Der Zeitdrucker 38

Page 2 of this series

Page 1

One of the many artefacts we kindly got from late Graham Winbolt.

How it was operated is for us still a closed book. This apparatus although, in a quite poor shape, is intriguing me as it should measure the time difference between a range of sensors as to pinpoint the position of artillery or its impact? Presumably, of their own (German) artillery.

Status: 25 October 2013




We have not been able to find a 'type number plate', what is found is a schematic inside, designated as: Zeitdrucker 38 (time-printer) and manufactured by NT (Normal Zeit, once owned by AEG, well known for their Train Station Clocks)


The Zeitdrucker 38 schematic

For getting it in PDF format, please click on this schematic

Please notice the punch-card with holes down in the centre of this schematic.


The what likely was called: Bedienteil (control panel)

The one out of the five punched-cards below should be selected and be put over the two guiding pins in the upper section of the control-panel. Each card represents a particular operational mode. (the cover being removed)


For this occasion one program-card was taken and two bridging contacts being inserted

 Program text: Schiessen (Feuerglocke von Hand betätigt)

On the upper right-hand side just visible a mains connection for feeding a neon bulb. Most likely for controlling speed against the mains frequency of 50 Hz.


The way the contact-bridges being kept inside the control panel door


The 5 program-modes punch-cards

The programs in inverse succession

Deriving from the text this machine is to measure or control artillery 'firing' data.



Viewing the machine from above

On the left-hand side we notice the printing compartment, on the right the electro/mechanical section.


Let us consider the printer section first


The printer module


The printer 'head' being released upwards

The type-ribbon is just in front of the symbols. Each character is activated by means of a hammer underneath the paper-tape forcing the paper locally upwards.


The type-ribbon being pushed downwards a bit making the choice of characters visible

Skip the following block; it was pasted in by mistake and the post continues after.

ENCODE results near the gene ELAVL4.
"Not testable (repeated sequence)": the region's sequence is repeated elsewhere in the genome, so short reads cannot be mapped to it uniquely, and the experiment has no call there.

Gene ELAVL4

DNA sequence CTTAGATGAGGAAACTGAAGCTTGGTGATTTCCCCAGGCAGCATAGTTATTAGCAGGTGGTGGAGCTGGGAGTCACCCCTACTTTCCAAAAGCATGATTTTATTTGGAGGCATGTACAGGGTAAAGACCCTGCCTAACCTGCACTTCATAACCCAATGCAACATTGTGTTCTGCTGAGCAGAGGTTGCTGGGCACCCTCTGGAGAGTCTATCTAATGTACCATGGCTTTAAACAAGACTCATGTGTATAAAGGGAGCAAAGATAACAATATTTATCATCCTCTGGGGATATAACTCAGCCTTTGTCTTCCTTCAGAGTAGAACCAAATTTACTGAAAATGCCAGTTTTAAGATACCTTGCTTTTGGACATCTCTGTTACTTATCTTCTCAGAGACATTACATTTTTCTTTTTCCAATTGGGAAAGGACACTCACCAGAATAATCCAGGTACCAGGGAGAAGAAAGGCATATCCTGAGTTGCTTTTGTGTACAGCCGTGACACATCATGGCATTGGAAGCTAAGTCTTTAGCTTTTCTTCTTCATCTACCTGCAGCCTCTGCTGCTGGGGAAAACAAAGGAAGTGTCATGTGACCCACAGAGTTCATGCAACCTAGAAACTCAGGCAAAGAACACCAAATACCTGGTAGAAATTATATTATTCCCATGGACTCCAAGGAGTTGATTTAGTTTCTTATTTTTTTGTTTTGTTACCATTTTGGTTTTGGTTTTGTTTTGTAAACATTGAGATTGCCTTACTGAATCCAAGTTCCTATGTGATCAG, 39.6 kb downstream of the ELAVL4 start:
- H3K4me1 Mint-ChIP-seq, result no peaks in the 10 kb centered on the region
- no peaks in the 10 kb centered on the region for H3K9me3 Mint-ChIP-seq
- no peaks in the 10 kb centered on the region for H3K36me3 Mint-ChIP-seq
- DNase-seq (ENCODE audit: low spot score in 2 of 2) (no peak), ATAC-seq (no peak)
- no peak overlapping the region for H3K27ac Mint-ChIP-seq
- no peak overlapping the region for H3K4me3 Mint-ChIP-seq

(2)    Also providing a slightly better view at the 'printer hammers'. When you look closely: the open section at the left-hand side is having a selectable number array! When you look now to the purple block left of the printing hammers, it appears in my brains that this block is also having a hammer function as it pushes the paper upwards for touching the generated sequence of numeral digits. This is in fully accordance to the second photo below!


On the far left-hand side partly visible the fresh paper-tape, in front the opened reel with 'used' thus carrying printed data


What the meaning of the figures are is unknown to me. It might be genuine German data, or British post war test results

Please notice my explanation above (2)

Please bear in mind, that this apparatus is coming from the UK. Most German gear was in some way or another tested before it was scraped or disposed of. Considering (2) it may well have been that what actually was printed was done in the UK after the war ceased; or when this device was captured on the continent.


Parts of the gears and clutches

Down on the far right-hand side we see the quite heavy motor, which likely used a 'governor' with which the speed is controlled against a neon bulb fed from the 50 Hz mains. Not unlikely when this apparatus had to measure 'timing'.


A stepping relay?

On the left the motor, most likely running at 24 V volt. On the right-hand site the wiring of the control panel.   


The relay section access



Some connectors made free

It is apparent that interconnecting cabling was for most purposes based on 'two wires'.




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